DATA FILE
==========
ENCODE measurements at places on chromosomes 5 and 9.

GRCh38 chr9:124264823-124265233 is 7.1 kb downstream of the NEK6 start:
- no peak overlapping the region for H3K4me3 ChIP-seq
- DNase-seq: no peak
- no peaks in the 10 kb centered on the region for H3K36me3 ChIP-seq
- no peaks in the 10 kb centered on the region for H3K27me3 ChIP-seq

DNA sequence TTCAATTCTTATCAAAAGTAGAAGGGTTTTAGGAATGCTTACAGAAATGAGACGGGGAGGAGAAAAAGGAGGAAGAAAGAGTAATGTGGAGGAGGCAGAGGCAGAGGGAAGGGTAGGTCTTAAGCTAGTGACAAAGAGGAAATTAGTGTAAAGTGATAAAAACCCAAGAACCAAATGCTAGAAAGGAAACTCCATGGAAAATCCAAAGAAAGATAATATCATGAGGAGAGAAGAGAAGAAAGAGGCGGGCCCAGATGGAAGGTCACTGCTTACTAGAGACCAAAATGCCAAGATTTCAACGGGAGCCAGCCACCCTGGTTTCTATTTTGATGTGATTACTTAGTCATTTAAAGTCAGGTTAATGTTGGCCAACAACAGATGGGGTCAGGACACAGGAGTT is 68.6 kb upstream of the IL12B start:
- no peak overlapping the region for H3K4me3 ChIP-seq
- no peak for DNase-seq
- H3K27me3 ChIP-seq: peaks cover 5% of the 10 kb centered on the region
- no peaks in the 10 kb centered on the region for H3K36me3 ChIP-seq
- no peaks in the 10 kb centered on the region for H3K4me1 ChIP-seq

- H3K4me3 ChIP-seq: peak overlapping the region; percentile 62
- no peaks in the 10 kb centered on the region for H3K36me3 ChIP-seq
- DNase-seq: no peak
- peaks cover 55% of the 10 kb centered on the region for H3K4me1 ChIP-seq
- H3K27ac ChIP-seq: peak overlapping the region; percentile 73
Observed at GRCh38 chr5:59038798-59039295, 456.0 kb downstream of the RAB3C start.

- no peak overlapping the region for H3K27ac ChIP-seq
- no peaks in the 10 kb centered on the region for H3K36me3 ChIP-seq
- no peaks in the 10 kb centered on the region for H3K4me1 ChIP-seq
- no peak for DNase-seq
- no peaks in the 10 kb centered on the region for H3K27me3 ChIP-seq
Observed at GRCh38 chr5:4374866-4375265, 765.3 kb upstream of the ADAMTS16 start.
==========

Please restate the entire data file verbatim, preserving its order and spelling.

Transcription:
ENCODE measurements at places on chromosomes 5 and 9.

GRCh38 chr9:124264823-124265233 is 7.1 kb downstream of the NEK6 start:
- no peak overlapping the region for H3K4me3 ChIP-seq
- DNase-seq: no peak
- no peaks in the 10 kb centered on the region for H3K36me3 ChIP-seq
- no peaks in the 10 kb centered on the region for H3K27me3 ChIP-seq

DNA sequence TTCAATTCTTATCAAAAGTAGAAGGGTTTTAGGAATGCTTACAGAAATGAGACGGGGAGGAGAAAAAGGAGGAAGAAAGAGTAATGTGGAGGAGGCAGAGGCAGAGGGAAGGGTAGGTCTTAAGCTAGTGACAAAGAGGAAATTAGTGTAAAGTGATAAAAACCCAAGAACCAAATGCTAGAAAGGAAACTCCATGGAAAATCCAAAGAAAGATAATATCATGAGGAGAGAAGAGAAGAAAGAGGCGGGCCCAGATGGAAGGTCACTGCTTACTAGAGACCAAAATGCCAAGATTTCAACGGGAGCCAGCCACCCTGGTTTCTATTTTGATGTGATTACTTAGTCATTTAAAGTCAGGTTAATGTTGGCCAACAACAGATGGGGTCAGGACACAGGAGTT is 68.6 kb upstream of the IL12B start:
- no peak overlapping the region for H3K4me3 ChIP-seq
- no peak for DNase-seq
- H3K27me3 ChIP-seq: peaks cover 5% of the 10 kb centered on the region
- no peaks in the 10 kb centered on the region for H3K36me3 ChIP-seq
- no peaks in the 10 kb centered on the region for H3K4me1 ChIP-seq

- H3K4me3 ChIP-seq: peak overlapping the region; percentile 62
- no peaks in the 10 kb centered on the region for H3K36me3 ChIP-seq
- DNase-seq: no peak
- peaks cover 55% of the 10 kb centered on the region for H3K4me1 ChIP-seq
- H3K27ac ChIP-seq: peak overlapping the region; percentile 73
Observed at GRCh38 chr5:59038798-59039295, 456.0 kb downstream of the RAB3C start.

- no peak overlapping the region for H3K27ac ChIP-seq
- no peaks in the 10 kb centered on the region for H3K36me3 ChIP-seq
- no peaks in the 10 kb centered on the region for H3K4me1 ChIP-seq
- no peak for DNase-seq
- no peaks in the 10 kb centered on the region for H3K27me3 ChIP-seq
Observed at GRCh38 chr5:4374866-4375265, 765.3 kb upstream of the ADAMTS16 start.